Wobulenzi, Uganda | THE INDEPENDENT | A 90-year-old widow has abandoned her matrimonial home and relocated to a rental in Wobulenzi Town Council over a land wrangle involving his children.
Zurah Nantume, together with his late husband Musa Nsubuga bought 15 acres of land at Kito village in Katikamu sub-county and settled there in the 1960s’. However, Nsubuga died in 1988 and left her with 10 children. But, in 2015, a row emerged between Sheikh Hussein Ssendagire, her second-born child and the other children over the distribution of the land.
Nantume narrates that in 2019, without her knowledge, Ssendagire together with other people besieged her home and started to survey the land in question. Subsequently, a group of people unknown to her started razing trees, coffee and banana plantations on the same land claiming that they had bought it.
Nantume adds that they later fenced off the biggest chunk of the land and issued threats that forced her to flee the house and relocate to a single rental room in Wobulenzi town. She says that she has since tried to seek redress from Ssendagire in vain.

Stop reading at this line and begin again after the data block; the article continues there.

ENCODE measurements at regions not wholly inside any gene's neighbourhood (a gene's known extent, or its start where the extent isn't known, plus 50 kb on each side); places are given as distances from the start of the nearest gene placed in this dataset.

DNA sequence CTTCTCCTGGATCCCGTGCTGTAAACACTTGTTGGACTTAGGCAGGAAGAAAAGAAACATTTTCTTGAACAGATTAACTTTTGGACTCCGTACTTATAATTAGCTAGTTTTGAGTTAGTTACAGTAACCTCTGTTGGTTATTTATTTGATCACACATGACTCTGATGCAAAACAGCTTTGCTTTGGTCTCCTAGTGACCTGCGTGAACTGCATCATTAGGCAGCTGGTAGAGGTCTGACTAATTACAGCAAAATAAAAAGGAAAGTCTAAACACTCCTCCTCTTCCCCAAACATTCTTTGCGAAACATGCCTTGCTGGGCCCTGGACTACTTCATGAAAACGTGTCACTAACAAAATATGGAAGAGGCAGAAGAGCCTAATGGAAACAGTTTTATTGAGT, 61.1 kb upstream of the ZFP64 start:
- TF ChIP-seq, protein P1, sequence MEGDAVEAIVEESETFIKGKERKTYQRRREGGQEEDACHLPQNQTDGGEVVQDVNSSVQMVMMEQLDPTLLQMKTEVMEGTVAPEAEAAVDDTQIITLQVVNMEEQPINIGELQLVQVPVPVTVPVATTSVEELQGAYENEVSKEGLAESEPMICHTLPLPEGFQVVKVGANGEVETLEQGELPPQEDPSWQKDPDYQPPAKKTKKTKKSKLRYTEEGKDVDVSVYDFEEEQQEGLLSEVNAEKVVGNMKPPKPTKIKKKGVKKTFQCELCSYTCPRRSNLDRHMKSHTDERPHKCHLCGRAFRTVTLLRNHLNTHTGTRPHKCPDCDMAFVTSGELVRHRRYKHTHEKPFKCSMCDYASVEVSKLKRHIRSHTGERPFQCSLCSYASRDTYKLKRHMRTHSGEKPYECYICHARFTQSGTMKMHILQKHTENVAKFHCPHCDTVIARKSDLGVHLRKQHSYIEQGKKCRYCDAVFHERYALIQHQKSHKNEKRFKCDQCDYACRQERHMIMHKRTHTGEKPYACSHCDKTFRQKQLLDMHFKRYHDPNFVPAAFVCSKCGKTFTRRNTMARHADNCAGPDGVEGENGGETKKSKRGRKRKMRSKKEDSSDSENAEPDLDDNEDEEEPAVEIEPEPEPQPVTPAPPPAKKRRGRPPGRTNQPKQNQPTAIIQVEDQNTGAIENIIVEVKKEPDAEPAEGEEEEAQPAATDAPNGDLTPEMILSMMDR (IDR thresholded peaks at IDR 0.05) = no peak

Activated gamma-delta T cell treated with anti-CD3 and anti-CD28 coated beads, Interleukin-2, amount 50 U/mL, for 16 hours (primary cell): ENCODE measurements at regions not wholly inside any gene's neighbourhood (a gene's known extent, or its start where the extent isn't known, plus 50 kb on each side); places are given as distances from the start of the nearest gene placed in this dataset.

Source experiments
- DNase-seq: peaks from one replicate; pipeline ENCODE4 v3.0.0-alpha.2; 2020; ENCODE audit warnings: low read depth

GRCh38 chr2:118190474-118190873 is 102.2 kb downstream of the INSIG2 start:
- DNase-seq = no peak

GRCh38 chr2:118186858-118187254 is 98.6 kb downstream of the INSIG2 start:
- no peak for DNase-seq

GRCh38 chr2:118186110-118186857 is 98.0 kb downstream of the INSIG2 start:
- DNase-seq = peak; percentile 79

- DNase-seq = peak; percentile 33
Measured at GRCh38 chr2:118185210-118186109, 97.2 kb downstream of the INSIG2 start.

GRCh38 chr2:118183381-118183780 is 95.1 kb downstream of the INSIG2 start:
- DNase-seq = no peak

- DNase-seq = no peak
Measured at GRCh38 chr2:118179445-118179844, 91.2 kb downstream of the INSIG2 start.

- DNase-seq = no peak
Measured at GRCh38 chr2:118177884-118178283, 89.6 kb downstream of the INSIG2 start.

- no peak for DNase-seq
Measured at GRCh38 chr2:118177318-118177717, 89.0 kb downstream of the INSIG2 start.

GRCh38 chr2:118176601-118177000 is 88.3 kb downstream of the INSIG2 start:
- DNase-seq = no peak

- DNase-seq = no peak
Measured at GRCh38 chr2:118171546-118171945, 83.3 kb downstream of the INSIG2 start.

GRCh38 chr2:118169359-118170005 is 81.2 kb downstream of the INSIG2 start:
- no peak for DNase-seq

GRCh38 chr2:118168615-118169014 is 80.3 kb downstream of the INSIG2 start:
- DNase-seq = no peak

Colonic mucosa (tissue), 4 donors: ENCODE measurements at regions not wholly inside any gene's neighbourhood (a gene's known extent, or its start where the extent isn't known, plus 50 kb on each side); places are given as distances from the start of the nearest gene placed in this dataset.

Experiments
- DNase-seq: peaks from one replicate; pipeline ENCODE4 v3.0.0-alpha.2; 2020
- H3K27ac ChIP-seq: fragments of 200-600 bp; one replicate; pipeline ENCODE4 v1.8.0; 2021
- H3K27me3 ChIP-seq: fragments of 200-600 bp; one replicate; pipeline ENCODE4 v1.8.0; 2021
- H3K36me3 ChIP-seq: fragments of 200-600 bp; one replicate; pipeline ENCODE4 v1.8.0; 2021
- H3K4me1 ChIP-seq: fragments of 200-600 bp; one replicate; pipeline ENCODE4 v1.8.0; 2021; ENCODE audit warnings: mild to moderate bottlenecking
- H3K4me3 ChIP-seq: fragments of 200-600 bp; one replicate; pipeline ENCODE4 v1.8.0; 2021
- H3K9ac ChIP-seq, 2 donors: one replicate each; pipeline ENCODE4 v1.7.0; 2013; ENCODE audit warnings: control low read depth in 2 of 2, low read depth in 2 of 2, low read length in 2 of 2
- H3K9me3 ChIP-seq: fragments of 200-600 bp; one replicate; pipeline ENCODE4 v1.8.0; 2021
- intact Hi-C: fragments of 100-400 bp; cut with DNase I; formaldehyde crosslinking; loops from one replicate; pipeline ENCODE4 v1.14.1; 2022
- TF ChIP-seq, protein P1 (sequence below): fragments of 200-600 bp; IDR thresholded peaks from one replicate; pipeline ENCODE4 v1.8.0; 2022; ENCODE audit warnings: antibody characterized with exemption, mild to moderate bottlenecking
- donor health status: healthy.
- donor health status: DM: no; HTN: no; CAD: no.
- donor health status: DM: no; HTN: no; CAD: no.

Mariam Nansubuga, one of Nantume’s daughters says that she was assaulted attempting to block Ssendagire and the unknown persons from grabbing their family land.
Edirisa Ssempaka, one of the other children accused Ssendagire of denying his siblings a share of the same land, adding that they have tried to seek redress from district leaders in vain. Ssempaka says that he personally planted pine trees and food crops on the land but they were all razed after the sale.
Sheikh Hussein Ssendagire, who is also the Imam of Kigulu Mosque declined to comment on the matter and asked the reporter to stop following the matter before he ended the call.
Sheikh Ramadhan Mulindwa, the Luwero District Kadhi said that he got a complaint from the family but efforts to reconcile them hit a snag after Ssendagire declined to turn up arguing that the matter is before the court.
Mulindwa said that Ssendagire told him that some of the land and its titles were still available but the family only disagreed on the allocation.
Parliament in March 2021 passed the Succession Bill which seeks to ensure equality and equity in the distribution of the deceased estates. The bill repeals that succession which is traced back to 1906. However, in August, the President returned the bill for reconsideration stating that the new clauses included, would most likely bring disharmony between the surviving spouse and dependent relatives.